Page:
The Role of Emission Reduction in Climate Change
Symposium Panelists Talk Carbon Removal and Carbon Market Scalability
It can be argued that emission reduction and other preventative measures alone will not put a stop to rising global temperatures. One additional step governments and companies might take to meet the goals of the Paris Climate Agreement is to extract existing carbon dioxide from our atmosphere.
This removal is what panelists discussed during “Beyond Neutrality: Jumpstarting the Carbon Negative Economy,” a session at the Institute for Sustainability and Energy at Northwestern (ISEN) Annual Symposium. The panel discussed the current state of carbon dioxide removal technologies and how they could be incorporated into larger climate change mitigation strategies.
"We now need really aggressive decarbonization, far more aggressive than we're doing," said moderator Wil Burns, a visiting professor of environmental policy and culture at Northwestern and adjunct professor of the MSES program. “We also need to pull huge amounts of carbon dioxide out of the air."
Carbon dioxide removal (CDR) technologies and practices attempt to remove carbon dioxide that has already been emitted into the atmosphere and stores it in a more stable form. The panelists focused on soil-sequestration, ocean-based CDR, and direct-air capture methods.
“I think the biggest challenge right now is the fact that we're still doing fundamental research,” said Grace Andrews (WCAS ‘17), Vice President and Head of Science at Vesta PBC. “There is still, in my opinion, a multi-year timeline before we can have the kind of confidence that we need to inspire a carbon market the size of gigaton-scale carbon removal.”
Andrews works on ocean-based CDR efforts. She emphasized that the field’s nascency leaves a lot of questions on how the technology would operate on a larger scale, and what it would look like to measure the impact of these practices – in particular when it comes to building the carbon market. Without ways to accurately measure how much carbon is being removed, she noted that it is difficult to build trust in CDR and in a large-scale market that would incentivize the behaviors.
Ted Sargent, the Lynn Hopton Davis and Greg Davis Professor of Chemistry at Northwestern, noted that many of the scalability problems arise from challenges in sustainably scaling CDR rather than the CDR strategies themselves, since the process consumes significant energy. “To implement this at a large scale, we would need more green energy solutions to be online. CDR would also need to be the most energy efficient use of this limited resource,” he said. “Once we get past those two, I feel okay about the scale.”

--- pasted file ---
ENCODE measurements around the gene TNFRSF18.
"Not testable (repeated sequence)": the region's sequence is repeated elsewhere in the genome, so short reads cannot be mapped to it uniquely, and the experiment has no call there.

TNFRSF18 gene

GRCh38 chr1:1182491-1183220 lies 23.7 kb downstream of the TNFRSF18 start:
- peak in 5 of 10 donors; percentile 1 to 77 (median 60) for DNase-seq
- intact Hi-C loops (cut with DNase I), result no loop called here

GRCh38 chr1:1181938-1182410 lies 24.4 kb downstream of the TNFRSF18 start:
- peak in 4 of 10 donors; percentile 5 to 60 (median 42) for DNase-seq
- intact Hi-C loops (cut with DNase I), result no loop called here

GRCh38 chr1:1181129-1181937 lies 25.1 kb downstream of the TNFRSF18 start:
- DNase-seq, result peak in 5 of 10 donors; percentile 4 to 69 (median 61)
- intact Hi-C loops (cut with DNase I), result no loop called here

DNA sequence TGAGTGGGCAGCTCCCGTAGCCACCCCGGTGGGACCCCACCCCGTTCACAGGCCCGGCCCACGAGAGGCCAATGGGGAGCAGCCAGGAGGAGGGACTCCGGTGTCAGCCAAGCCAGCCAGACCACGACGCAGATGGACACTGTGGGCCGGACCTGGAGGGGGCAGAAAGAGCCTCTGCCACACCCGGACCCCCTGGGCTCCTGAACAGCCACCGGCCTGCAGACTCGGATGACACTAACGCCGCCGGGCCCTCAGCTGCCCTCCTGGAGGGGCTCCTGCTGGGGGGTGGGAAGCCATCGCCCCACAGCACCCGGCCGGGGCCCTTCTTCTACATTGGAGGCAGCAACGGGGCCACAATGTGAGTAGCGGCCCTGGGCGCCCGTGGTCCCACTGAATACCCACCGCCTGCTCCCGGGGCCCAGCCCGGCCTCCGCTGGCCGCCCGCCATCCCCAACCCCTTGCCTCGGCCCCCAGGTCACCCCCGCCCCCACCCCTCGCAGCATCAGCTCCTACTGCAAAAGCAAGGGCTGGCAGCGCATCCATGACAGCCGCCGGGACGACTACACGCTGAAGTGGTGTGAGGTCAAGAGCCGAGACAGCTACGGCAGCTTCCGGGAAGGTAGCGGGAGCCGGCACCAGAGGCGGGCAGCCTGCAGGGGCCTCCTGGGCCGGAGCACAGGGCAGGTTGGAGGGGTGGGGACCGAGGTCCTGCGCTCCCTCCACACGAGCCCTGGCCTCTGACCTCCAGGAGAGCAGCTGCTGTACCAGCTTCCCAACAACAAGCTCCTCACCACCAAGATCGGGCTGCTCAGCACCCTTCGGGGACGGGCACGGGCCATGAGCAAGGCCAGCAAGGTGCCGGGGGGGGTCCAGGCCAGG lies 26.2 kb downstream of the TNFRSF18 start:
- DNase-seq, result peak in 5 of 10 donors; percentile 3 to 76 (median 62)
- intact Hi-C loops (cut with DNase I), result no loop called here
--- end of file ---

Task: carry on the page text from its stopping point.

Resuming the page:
Scaling the process isn’t the only challenge of CDR. Sam Schiller (SESP ‘09, KSM ‘21), co-founder and CEO of Carbon Yield, mentioned that success relies on a long-term commitment to carbon sequestration, otherwise the carbon will be simply released back into the atmosphere. Additionally, it shouldn’t be relied on in place of other methods of mitigating climate change, but done in addition to those solutions.
“If we are only focusing on carbon removal and not on decarbonization of the fundamental activities that drive emissions, that's a problem,” said Schiller. “We don't want to reduce the intensity of our efforts to decarbonize the other fossil fuel economy resources.”
The panelists all emphasized that there is room for growth in developing technologies and measurements for carbon dioxide removal and that the success of such strategies will rely on innovation, something universities like Northwestern will need to play a part in.
“I think the future of these technologies is going to be really dependent on getting funding into the university systems to really train this new generation of skill sets where traditionally there hasn't been a lot of demand,” said Andrews.
The two pillars of the Institute’s 2021-25 Strategic Plan are Climate and Energy Transition and Resilient Communities. They shaped the Symposium’s two days of panel presentations that brought together industry professionals and leaders, students, community members, and faculty from across more than twenty disciplines. The “Climate Modeling and Public Health” panel was part of the Symposium’s Resilient Communities Track.